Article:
Bodycams in court get broad police approval: survey

An UdeM criminologist looks at Quebec provincial police attitudes towards the potential use of bodycamera footage in legal proceedings - and finds most think it’s a good idea, up to a point.

In the courtroom, Quebec provincial police officers seem to be broadly in favour of having images captured by body-worn cameras used as evidence, but are also concerned about some of the potential consequences for the pursuit of justice.

They’d expect the footage to serve as visual evidence, to replace portions of written reports and to corroborate their testimony. However, they worry that it could also be used by defence lawyers to find discrepancies, which could bog down legal proceedings.

These are the findings of a recent study by Rémi Boivin , a professor at Université de Montréal’s School of Criminology, based on interviews with nearly 80 Sûreté du Québec officers at four police stations who took part in a six-month bodycam pilot project in 2021.

"Overall, the officers were more likely to see the benefits of using bodycam footage in court than the limitations or potential risks," said Boivin.

Not now used in Quebec

Body-worn cameras, which record interactions between law enforcement and the public, are not currently used in Quebec. However, some police departments in the province have conducted pilot projects to evaluate their deployment.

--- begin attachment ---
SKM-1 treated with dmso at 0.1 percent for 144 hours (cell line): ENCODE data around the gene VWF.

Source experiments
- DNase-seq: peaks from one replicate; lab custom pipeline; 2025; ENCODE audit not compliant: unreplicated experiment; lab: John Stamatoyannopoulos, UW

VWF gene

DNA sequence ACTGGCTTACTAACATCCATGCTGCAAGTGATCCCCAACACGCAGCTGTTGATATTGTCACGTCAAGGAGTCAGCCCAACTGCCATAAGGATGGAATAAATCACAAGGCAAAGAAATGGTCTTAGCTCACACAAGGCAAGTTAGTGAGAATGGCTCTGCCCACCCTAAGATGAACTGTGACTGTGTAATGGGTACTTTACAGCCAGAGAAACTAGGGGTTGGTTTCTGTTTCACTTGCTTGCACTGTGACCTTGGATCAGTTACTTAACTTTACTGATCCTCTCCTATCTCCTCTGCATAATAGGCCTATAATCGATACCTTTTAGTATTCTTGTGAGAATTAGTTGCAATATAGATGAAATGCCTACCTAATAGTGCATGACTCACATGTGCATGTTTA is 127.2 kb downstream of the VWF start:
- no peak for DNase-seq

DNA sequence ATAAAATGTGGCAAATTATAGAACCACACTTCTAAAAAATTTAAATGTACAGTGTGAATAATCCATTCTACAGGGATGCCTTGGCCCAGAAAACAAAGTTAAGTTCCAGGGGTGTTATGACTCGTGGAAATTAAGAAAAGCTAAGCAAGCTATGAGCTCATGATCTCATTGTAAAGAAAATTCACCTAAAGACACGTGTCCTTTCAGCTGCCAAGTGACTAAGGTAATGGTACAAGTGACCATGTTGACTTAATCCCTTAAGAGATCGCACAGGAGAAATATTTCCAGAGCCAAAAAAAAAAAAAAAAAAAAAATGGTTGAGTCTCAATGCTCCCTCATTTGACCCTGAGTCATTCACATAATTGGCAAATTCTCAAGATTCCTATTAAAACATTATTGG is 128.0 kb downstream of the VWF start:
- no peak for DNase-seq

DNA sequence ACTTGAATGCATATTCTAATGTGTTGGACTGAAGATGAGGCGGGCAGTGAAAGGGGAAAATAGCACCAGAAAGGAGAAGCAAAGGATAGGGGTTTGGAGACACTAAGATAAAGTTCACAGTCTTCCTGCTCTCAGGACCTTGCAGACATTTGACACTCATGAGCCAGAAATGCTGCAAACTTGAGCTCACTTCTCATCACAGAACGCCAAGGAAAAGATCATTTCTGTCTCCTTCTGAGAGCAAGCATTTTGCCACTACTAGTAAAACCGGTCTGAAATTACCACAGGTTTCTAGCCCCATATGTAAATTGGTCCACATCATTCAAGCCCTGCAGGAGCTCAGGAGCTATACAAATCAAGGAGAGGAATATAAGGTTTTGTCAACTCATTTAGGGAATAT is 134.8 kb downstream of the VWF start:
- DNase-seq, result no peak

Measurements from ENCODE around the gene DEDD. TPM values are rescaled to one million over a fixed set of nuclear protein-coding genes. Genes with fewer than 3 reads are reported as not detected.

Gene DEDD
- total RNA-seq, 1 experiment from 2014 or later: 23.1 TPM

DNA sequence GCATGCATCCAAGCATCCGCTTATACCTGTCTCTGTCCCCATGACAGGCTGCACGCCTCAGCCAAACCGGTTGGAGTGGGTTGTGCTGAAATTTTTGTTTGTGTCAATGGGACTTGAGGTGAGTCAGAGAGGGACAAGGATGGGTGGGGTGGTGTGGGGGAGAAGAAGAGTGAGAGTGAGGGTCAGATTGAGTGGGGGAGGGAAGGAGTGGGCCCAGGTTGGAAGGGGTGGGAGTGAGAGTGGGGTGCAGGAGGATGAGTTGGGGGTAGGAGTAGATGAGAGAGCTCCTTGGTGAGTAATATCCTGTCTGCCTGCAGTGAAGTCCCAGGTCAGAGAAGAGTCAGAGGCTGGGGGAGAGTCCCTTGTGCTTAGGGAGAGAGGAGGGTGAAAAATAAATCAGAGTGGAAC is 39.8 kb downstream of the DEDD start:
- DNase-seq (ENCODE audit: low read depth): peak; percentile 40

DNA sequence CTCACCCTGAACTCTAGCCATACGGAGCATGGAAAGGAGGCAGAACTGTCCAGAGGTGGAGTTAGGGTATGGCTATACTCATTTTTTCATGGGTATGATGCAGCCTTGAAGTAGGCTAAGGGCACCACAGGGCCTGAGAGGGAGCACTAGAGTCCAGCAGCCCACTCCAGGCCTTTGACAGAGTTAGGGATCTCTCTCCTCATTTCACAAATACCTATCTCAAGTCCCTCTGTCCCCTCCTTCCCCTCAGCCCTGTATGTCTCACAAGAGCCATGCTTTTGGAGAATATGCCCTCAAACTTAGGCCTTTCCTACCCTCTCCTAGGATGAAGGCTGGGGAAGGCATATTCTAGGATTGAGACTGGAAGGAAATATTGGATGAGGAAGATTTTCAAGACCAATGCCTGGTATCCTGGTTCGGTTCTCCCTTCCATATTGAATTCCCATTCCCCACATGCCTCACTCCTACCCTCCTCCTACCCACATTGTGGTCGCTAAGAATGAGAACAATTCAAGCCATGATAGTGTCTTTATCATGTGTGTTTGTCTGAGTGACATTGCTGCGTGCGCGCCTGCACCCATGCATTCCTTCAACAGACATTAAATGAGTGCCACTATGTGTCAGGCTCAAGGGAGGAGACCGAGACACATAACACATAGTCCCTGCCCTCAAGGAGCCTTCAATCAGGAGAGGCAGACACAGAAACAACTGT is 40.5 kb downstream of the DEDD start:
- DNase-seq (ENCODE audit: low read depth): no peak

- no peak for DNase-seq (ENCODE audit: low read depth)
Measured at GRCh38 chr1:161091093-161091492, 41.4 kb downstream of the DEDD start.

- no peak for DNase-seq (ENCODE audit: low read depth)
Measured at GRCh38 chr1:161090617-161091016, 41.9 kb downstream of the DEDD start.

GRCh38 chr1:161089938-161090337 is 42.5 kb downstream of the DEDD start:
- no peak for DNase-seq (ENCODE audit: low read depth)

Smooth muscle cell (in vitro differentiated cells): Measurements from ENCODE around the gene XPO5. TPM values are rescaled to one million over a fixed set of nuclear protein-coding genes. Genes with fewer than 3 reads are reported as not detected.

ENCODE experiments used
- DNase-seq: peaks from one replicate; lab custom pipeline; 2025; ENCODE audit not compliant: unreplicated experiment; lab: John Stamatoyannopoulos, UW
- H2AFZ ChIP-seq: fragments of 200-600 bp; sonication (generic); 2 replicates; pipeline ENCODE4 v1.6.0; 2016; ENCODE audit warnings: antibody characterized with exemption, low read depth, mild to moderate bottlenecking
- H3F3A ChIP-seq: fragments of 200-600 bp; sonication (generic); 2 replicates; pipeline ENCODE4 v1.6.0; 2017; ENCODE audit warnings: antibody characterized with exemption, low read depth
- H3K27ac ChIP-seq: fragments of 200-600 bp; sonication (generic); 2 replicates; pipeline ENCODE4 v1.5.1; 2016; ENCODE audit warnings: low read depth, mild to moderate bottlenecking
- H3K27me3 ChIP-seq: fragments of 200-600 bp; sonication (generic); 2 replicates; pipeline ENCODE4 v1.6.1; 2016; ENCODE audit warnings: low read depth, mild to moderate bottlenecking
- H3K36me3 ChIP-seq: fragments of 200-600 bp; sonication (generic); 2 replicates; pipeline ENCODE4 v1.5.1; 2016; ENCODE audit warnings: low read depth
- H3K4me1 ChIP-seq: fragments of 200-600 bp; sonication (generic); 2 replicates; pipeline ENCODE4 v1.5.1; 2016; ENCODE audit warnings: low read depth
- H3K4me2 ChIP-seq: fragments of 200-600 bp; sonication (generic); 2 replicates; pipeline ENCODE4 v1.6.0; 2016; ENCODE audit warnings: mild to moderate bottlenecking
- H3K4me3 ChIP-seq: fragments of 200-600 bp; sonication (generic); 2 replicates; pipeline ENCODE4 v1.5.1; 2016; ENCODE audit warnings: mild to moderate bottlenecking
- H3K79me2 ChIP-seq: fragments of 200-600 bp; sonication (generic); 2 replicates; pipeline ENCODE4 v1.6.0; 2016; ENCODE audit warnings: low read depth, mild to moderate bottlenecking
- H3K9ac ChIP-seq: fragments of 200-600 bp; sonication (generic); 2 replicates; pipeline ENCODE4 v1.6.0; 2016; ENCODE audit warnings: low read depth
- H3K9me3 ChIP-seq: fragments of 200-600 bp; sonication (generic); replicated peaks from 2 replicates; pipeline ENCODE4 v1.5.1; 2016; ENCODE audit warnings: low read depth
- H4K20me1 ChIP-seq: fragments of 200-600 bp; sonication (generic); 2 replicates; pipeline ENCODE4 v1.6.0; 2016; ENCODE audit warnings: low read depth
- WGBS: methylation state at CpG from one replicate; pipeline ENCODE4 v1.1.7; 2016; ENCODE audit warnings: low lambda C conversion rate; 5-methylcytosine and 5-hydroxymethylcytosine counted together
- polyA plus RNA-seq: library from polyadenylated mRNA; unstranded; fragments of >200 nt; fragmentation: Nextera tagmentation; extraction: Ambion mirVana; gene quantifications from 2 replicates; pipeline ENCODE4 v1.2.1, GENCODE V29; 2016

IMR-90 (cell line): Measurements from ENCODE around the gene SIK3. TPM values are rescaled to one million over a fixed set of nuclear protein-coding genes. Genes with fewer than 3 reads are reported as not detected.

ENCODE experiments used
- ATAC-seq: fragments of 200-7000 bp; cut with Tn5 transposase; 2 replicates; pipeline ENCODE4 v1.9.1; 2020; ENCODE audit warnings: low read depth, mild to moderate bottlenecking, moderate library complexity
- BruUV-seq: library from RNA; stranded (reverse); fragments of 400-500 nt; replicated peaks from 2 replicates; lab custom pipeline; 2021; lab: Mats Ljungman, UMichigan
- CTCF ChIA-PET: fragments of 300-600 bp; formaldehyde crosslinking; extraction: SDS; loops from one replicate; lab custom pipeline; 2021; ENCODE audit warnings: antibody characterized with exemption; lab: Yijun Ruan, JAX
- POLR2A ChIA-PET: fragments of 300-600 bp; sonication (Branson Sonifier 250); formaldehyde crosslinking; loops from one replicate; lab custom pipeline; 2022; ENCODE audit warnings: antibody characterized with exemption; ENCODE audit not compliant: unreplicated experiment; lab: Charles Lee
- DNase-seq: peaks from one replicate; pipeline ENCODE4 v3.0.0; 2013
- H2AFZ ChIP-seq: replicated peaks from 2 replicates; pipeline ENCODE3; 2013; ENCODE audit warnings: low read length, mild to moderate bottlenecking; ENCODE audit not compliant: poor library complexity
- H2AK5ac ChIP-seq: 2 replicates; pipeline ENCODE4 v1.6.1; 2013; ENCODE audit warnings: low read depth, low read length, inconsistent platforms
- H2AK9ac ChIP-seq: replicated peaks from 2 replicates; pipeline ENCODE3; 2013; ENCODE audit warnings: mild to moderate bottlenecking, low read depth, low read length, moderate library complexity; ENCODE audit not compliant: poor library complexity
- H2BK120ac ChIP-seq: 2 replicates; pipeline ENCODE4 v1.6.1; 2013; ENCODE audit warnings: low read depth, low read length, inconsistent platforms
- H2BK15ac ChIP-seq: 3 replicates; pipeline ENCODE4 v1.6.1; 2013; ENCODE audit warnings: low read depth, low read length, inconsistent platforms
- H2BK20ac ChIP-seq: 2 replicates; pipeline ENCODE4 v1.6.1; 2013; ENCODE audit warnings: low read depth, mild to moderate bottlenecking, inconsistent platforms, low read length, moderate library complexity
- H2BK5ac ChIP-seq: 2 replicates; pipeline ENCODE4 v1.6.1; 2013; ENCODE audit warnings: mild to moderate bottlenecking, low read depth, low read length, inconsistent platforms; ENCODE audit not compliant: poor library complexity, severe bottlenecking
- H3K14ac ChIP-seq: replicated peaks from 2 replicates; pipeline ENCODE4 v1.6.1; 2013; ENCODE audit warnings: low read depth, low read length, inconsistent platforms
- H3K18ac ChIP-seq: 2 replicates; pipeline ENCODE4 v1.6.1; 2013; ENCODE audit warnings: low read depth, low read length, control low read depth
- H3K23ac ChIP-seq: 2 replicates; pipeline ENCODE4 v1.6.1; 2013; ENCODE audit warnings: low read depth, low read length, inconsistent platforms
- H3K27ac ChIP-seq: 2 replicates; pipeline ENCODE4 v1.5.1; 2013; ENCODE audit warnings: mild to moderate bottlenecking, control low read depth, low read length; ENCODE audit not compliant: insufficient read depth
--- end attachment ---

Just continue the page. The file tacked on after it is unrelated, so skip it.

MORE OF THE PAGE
Criticisms of bodycams include their technical limitations (archiving images, battery life, etc.), their high cost and their intrusive nature, for both citizens and police officers.

And their purported benefits - deterrence of criminal behaviour, transparency of policing, more accurate police reports and visual evidence that can be used in court - are not currently supported by scientific evidence, Boivin said.

"Studies that have looked at these issues have found relatively limited effects on the content of police reports, people’s reluctance to engage in criminal activity, and the provision of additional evidence," he said.

"As for police transparency, citizens rarely have a chance to view the footage."

Of the 200 tapes Boivin and his team viewed, only one helped clarify the facts about a police intervention, in a shooting.

Need comes from the U.S.

"Contrary to popular belief that bodycams are mainly used to hold police accountable, the tapes are used to prosecute citizens more often than police officers," said Boivin.

The perceived need to deploy these technologies often arises in the U.S. context, where the use of force and complaints against officers (particularly for racial profiling) seem to be more commonplace.

"In Quebec, the use of force is relatively low," Boivin commented.

"In the course of my career, I’ve never come across a case where the police officer said one thing and the footage showed something different. It happens in the U.S. but here we don’t have so many examples that demonstrate that there is an urgent need for cameras."

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